What marketers need to know about the big business of gaming

Worldwide, the big business of gaming rakes in more than US$90 billion globally each year (and counting) and is considered a major growth industry in Australia and Asia. This big industry however, tends to remain elusive and somewhat mysterious to both marketers who struggle to engage with create meaningful connections with the large gaming community.

The hottest trends revealed at gaming mecca E3 this year are anticipated to impact the marketing agenda for the next 12 months and beyond, setting the tone for future technology and entertainment engagement and interactions.

This year, it’s all about new hardware, Virtual Reality (VR) and blockbuster games – and the services that hold it all together.

At the event, Sony unveiled the release date and price for their new virtual reality headset, as well as a slew of blockbuster games. Xbox has shared their vision for the future with a new family of Xbox One Devices. Electronic Arts, Ubisoft and Bethesda have all premiered their new games to an ecstatic audience. Plus, there have been a few mainstream brands in tow, including Doritos who offered punters an “experience zone” in downtown LA.

Here’s a quick rundown of the big takeaways from this year’s E3 and those that will affect and impact the global marketing community and engagement methods:

Collaboration and co-creation

It’s taking market research to an entirely new level and giving fans unprecedented buy-in to a game. The idea of co-creation is now being built into the creative process of many big gaming franchises, and using beta programs (in which new games are first tested out on a sample of fans before being fully released) as a vital step in their development process.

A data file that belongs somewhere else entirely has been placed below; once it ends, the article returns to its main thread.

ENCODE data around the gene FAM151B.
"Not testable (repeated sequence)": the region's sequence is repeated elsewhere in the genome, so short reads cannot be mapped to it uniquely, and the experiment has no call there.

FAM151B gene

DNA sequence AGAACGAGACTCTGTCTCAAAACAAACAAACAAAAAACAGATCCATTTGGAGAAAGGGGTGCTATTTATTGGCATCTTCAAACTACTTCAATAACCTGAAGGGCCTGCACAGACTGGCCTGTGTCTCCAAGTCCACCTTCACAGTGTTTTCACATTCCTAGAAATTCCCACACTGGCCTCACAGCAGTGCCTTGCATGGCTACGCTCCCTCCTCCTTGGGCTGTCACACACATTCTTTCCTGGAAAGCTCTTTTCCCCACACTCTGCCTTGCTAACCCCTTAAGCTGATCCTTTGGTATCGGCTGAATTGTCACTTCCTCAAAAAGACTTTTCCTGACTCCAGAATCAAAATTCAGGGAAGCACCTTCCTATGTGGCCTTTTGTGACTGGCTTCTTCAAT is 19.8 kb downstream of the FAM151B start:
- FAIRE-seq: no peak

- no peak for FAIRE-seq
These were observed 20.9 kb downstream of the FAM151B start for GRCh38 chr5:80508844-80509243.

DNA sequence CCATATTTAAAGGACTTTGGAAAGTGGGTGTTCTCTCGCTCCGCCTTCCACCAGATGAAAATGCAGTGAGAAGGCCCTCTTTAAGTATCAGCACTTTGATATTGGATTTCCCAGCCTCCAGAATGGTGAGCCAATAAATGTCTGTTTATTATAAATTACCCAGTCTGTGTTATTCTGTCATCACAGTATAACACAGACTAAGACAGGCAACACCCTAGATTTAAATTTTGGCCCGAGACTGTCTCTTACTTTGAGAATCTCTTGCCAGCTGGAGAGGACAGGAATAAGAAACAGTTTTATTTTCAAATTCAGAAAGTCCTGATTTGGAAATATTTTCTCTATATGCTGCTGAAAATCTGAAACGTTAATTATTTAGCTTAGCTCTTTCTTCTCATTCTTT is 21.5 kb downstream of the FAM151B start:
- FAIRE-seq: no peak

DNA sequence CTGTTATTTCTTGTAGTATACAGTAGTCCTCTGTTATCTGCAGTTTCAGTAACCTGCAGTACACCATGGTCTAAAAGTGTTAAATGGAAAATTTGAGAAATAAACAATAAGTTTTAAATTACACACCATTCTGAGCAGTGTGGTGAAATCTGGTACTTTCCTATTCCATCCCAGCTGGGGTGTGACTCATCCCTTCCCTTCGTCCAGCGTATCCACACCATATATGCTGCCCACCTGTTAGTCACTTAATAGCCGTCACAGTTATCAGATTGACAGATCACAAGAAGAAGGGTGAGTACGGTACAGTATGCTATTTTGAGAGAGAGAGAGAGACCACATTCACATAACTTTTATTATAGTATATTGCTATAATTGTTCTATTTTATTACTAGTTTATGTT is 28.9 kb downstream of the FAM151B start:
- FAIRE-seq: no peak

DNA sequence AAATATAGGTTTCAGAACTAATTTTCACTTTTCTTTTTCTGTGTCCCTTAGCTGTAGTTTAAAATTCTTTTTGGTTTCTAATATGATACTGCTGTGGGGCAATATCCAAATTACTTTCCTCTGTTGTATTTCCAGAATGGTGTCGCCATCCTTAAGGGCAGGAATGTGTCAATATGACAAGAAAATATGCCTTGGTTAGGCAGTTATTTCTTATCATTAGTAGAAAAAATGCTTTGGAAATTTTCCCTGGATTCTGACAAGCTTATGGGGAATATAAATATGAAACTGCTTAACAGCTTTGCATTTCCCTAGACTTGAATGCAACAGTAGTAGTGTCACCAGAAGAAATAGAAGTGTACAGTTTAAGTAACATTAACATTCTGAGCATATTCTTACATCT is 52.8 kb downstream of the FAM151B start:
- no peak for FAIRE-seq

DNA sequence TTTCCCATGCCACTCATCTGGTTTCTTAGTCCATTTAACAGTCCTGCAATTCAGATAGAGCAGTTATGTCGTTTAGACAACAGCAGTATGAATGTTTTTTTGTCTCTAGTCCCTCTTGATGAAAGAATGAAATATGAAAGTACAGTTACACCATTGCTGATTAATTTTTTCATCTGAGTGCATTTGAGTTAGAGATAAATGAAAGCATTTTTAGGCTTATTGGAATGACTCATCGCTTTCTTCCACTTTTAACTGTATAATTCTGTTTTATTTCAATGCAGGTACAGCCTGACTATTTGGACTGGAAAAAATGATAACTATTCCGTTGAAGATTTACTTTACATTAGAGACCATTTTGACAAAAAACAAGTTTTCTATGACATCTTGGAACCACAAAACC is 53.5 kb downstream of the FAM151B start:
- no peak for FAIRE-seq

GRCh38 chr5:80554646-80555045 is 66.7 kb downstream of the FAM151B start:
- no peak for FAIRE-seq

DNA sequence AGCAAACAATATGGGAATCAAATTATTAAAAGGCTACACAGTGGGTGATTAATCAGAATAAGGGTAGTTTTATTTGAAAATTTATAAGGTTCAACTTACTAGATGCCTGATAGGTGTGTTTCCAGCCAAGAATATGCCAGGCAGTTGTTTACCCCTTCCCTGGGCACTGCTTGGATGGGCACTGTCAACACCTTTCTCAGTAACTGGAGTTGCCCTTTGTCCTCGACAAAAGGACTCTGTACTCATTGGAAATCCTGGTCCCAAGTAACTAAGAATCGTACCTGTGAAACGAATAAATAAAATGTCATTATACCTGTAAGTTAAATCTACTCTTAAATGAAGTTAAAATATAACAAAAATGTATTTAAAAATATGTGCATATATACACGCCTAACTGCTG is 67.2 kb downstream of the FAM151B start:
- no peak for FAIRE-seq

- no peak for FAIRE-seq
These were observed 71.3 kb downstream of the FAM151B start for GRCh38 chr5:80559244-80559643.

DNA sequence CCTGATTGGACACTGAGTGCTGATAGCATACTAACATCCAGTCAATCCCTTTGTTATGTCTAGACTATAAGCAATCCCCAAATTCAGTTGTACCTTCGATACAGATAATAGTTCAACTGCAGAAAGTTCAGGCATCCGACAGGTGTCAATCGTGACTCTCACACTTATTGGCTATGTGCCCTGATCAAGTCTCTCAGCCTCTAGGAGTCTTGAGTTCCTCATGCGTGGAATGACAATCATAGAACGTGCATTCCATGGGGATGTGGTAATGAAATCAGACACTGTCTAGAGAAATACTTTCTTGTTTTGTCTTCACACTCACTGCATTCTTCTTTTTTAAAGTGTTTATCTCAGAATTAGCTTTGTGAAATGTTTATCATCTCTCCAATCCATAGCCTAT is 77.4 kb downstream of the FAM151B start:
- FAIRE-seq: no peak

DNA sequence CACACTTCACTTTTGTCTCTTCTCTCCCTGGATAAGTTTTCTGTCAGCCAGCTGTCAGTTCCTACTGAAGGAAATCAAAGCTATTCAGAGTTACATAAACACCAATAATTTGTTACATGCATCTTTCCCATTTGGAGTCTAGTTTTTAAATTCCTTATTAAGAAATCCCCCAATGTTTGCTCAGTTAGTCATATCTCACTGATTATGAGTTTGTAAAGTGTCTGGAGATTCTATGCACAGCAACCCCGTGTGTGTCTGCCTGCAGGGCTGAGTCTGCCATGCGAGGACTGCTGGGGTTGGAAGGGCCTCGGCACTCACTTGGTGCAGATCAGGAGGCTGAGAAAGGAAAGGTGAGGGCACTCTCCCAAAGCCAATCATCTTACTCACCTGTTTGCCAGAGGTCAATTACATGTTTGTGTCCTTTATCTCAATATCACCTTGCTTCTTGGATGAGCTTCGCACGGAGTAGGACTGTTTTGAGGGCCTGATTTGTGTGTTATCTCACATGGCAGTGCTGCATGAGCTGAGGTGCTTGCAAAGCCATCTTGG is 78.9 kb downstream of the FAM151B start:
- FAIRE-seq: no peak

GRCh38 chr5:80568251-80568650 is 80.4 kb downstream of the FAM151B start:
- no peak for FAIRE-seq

What does this tell us? Taking the time to really listen to fans can be the key to a successful product.

The benefits of co-creation with fans to marketers and creatives are huge: first, their fan feedback and rich data can amplify a product and make it better, and second, offering early (and free) access to the product builds a connection with fans well ahead of the release of the final finished product.

Video is vital when it comes to gaming

The value of video should not be underestimated when it comes to the gaming world. It’s a vital and crucial part of the system. Top notch production standards for each element of video content are an absolute must, with many people using Hollywood cinematography and production methods with state-of-the-art CGI and game play throughout.

Why plunge so many resources into video? Because video is the heart of the gaming community, from the highly polished trailers to the scrappy user-generated offerings peppered across social platforms – and the savvy gaming and entertainment companies are feeding this in a big way.

Through fans, creators, celebs, influencers or brands, hundreds of millions of hours of video is being shared and viewed and will set the tone for the next year in entertainment.

Forget sales, it’s about engagement

We aren’t used to hearing about ‘users’ in the gaming world; the focus has always been on sales and games sold. The interesting thing is that every video gamer has downloaded games for free at some point. They have their fun with it, then maybe pay for a few add-ons to improve the experience. Or alternatively, they buy a full game from the outset and enjoy everything it has to offer.

These are the models that have sustained the industry thus far – but this is all about to change.